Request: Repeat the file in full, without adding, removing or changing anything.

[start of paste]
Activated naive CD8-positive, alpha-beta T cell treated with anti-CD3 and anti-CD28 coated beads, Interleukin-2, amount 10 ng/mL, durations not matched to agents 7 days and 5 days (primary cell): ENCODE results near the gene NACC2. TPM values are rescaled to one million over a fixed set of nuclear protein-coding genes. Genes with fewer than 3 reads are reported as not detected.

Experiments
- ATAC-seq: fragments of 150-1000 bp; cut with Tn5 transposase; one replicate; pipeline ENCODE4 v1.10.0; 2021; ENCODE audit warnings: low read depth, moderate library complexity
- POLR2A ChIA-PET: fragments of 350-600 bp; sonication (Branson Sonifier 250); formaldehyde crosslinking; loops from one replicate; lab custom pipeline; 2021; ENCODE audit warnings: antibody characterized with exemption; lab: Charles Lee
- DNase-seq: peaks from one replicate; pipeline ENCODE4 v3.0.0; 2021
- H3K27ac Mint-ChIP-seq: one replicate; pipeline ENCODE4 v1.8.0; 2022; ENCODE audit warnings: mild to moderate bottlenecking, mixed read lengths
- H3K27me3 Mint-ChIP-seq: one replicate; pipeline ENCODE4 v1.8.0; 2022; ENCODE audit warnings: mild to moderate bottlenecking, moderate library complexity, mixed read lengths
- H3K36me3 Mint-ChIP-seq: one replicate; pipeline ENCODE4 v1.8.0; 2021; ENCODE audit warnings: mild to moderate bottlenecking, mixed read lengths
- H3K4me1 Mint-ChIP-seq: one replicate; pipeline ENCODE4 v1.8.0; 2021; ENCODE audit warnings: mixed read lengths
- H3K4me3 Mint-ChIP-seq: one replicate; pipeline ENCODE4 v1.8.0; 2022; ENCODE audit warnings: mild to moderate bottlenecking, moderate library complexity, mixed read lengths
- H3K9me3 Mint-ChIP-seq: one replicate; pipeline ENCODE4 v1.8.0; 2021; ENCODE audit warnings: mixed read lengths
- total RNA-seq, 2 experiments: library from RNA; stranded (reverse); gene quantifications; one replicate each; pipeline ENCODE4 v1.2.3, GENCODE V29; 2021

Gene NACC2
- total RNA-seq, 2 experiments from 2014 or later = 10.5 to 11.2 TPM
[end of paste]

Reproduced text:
Activated naive CD8-positive, alpha-beta T cell treated with anti-CD3 and anti-CD28 coated beads, Interleukin-2, amount 10 ng/mL, durations not matched to agents 7 days and 5 days (primary cell): ENCODE results near the gene NACC2. TPM values are rescaled to one million over a fixed set of nuclear protein-coding genes. Genes with fewer than 3 reads are reported as not detected.

Experiments
- ATAC-seq: fragments of 150-1000 bp; cut with Tn5 transposase; one replicate; pipeline ENCODE4 v1.10.0; 2021; ENCODE audit warnings: low read depth, moderate library complexity
- POLR2A ChIA-PET: fragments of 350-600 bp; sonication (Branson Sonifier 250); formaldehyde crosslinking; loops from one replicate; lab custom pipeline; 2021; ENCODE audit warnings: antibody characterized with exemption; lab: Charles Lee
- DNase-seq: peaks from one replicate; pipeline ENCODE4 v3.0.0; 2021
- H3K27ac Mint-ChIP-seq: one replicate; pipeline ENCODE4 v1.8.0; 2022; ENCODE audit warnings: mild to moderate bottlenecking, mixed read lengths
- H3K27me3 Mint-ChIP-seq: one replicate; pipeline ENCODE4 v1.8.0; 2022; ENCODE audit warnings: mild to moderate bottlenecking, moderate library complexity, mixed read lengths
- H3K36me3 Mint-ChIP-seq: one replicate; pipeline ENCODE4 v1.8.0; 2021; ENCODE audit warnings: mild to moderate bottlenecking, mixed read lengths
- H3K4me1 Mint-ChIP-seq: one replicate; pipeline ENCODE4 v1.8.0; 2021; ENCODE audit warnings: mixed read lengths
- H3K4me3 Mint-ChIP-seq: one replicate; pipeline ENCODE4 v1.8.0; 2022; ENCODE audit warnings: mild to moderate bottlenecking, moderate library complexity, mixed read lengths
- H3K9me3 Mint-ChIP-seq: one replicate; pipeline ENCODE4 v1.8.0; 2021; ENCODE audit warnings: mixed read lengths
- total RNA-seq, 2 experiments: library from RNA; stranded (reverse); gene quantifications; one replicate each; pipeline ENCODE4 v1.2.3, GENCODE V29; 2021

Gene NACC2
- total RNA-seq, 2 experiments from 2014 or later = 10.5 to 11.2 TPM